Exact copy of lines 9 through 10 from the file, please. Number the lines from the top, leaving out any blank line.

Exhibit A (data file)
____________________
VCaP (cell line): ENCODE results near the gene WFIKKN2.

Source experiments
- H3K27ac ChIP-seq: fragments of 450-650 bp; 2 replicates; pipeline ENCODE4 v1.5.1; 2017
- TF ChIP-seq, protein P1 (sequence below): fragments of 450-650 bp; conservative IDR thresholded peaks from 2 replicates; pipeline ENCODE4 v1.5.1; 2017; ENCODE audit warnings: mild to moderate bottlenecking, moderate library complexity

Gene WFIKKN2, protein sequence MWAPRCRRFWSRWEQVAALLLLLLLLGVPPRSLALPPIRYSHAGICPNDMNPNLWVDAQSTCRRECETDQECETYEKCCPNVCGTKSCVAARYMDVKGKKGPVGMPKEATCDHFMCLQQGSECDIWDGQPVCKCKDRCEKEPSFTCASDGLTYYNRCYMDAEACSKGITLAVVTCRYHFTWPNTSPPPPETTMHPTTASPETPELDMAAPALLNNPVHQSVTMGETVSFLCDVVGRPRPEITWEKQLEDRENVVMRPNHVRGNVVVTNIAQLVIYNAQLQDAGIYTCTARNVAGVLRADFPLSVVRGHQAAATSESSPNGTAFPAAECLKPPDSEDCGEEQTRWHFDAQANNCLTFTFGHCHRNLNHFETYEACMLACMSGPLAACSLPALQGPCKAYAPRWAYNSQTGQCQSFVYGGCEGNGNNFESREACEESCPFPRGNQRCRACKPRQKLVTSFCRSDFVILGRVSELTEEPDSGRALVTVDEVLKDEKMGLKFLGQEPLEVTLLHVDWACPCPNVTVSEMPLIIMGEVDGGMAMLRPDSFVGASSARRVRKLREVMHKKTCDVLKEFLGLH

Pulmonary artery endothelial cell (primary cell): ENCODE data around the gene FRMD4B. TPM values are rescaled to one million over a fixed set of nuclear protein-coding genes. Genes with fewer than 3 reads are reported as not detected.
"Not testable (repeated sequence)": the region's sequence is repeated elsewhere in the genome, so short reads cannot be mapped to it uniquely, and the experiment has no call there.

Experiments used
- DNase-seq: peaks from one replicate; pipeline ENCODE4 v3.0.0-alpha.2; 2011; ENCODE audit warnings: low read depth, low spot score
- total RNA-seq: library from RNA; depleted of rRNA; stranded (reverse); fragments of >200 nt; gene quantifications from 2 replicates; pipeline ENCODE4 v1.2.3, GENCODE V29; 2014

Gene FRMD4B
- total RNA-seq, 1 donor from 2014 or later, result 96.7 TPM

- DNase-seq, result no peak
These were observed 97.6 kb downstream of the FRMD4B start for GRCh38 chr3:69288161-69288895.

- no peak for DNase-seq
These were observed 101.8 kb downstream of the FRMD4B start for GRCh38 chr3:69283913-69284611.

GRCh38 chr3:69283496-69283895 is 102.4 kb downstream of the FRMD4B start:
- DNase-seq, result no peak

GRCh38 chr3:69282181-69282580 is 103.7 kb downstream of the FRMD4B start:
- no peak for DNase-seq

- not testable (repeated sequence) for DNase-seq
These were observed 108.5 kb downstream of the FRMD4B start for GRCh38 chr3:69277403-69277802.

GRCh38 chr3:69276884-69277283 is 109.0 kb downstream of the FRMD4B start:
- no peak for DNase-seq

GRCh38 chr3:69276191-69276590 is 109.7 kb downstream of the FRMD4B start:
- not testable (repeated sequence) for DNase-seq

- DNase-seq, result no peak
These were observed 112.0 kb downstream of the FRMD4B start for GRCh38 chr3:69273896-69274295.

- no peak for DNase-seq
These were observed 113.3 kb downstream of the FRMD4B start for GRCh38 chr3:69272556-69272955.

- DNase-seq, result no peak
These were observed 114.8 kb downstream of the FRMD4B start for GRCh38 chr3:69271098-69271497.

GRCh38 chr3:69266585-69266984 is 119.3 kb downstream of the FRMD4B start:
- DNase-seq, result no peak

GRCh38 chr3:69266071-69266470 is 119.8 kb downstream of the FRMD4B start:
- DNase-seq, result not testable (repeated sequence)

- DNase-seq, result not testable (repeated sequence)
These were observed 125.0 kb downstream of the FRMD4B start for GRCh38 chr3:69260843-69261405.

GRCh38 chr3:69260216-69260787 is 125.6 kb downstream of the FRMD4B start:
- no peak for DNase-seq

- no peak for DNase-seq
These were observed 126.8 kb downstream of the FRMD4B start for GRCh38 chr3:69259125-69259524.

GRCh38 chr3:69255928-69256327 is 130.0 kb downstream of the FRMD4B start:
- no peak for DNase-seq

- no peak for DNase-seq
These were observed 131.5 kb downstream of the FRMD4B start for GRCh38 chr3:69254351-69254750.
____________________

- DNase-seq: peaks from one replicate; pipeline ENCODE4 v3.0.0-alpha.2; 2011; ENCODE audit warnings: low read depth, low spot score
- total RNA-seq: library from RNA; depleted of rRNA; stranded (reverse); fragments of >200 nt; gene quantifications from 2 replicates; pipeline ENCODE4 v1.2.3, GENCODE V29; 2014